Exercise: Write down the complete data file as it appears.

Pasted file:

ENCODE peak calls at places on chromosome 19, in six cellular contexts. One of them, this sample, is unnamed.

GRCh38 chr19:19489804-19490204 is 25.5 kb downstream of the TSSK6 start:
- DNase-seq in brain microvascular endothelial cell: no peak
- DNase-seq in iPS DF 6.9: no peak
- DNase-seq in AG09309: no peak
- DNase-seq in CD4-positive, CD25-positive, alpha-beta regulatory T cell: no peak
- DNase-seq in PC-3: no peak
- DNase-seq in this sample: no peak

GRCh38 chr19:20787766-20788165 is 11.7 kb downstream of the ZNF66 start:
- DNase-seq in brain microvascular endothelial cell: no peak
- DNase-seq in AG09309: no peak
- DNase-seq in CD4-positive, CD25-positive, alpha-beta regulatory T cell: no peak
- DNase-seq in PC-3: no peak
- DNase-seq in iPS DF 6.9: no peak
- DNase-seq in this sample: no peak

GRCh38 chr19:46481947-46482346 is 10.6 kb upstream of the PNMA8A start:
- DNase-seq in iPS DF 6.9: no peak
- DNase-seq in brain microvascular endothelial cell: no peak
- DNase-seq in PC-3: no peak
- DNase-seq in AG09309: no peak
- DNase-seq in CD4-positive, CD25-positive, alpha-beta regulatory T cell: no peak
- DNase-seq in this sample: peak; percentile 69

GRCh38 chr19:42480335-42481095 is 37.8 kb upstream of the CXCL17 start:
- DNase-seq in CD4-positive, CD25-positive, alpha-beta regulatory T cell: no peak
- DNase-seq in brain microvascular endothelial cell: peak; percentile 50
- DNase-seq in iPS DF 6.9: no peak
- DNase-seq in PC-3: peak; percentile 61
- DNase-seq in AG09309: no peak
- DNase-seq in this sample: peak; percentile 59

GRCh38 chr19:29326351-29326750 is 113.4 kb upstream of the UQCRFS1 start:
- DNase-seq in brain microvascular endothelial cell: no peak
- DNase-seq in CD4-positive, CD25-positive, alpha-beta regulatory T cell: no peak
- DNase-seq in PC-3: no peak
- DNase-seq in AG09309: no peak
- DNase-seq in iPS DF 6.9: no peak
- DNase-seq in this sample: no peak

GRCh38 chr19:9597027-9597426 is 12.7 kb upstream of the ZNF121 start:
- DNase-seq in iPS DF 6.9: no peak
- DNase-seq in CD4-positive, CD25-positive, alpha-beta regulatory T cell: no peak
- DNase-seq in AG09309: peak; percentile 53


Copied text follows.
ENCODE peak calls at places on chromosome 19, in six cellular contexts. One of them, this sample, is unnamed.

GRCh38 chr19:19489804-19490204 is 25.5 kb downstream of the TSSK6 start:
- DNase-seq in brain microvascular endothelial cell: no peak
- DNase-seq in iPS DF 6.9: no peak
- DNase-seq in AG09309: no peak
- DNase-seq in CD4-positive, CD25-positive, alpha-beta regulatory T cell: no peak
- DNase-seq in PC-3: no peak
- DNase-seq in this sample: no peak

GRCh38 chr19:20787766-20788165 is 11.7 kb downstream of the ZNF66 start:
- DNase-seq in brain microvascular endothelial cell: no peak
- DNase-seq in AG09309: no peak
- DNase-seq in CD4-positive, CD25-positive, alpha-beta regulatory T cell: no peak
- DNase-seq in PC-3: no peak
- DNase-seq in iPS DF 6.9: no peak
- DNase-seq in this sample: no peak

GRCh38 chr19:46481947-46482346 is 10.6 kb upstream of the PNMA8A start:
- DNase-seq in iPS DF 6.9: no peak
- DNase-seq in brain microvascular endothelial cell: no peak
- DNase-seq in PC-3: no peak
- DNase-seq in AG09309: no peak
- DNase-seq in CD4-positive, CD25-positive, alpha-beta regulatory T cell: no peak
- DNase-seq in this sample: peak; percentile 69

GRCh38 chr19:42480335-42481095 is 37.8 kb upstream of the CXCL17 start:
- DNase-seq in CD4-positive, CD25-positive, alpha-beta regulatory T cell: no peak
- DNase-seq in brain microvascular endothelial cell: peak; percentile 50
- DNase-seq in iPS DF 6.9: no peak
- DNase-seq in PC-3: peak; percentile 61
- DNase-seq in AG09309: no peak
- DNase-seq in this sample: peak; percentile 59

GRCh38 chr19:29326351-29326750 is 113.4 kb upstream of the UQCRFS1 start:
- DNase-seq in brain microvascular endothelial cell: no peak
- DNase-seq in CD4-positive, CD25-positive, alpha-beta regulatory T cell: no peak
- DNase-seq in PC-3: no peak
- DNase-seq in AG09309: no peak
- DNase-seq in iPS DF 6.9: no peak
- DNase-seq in this sample: no peak

GRCh38 chr19:9597027-9597426 is 12.7 kb upstream of the ZNF121 start:
- DNase-seq in iPS DF 6.9: no peak
- DNase-seq in CD4-positive, CD25-positive, alpha-beta regulatory T cell: no peak
- DNase-seq in AG09309: peak; percentile 53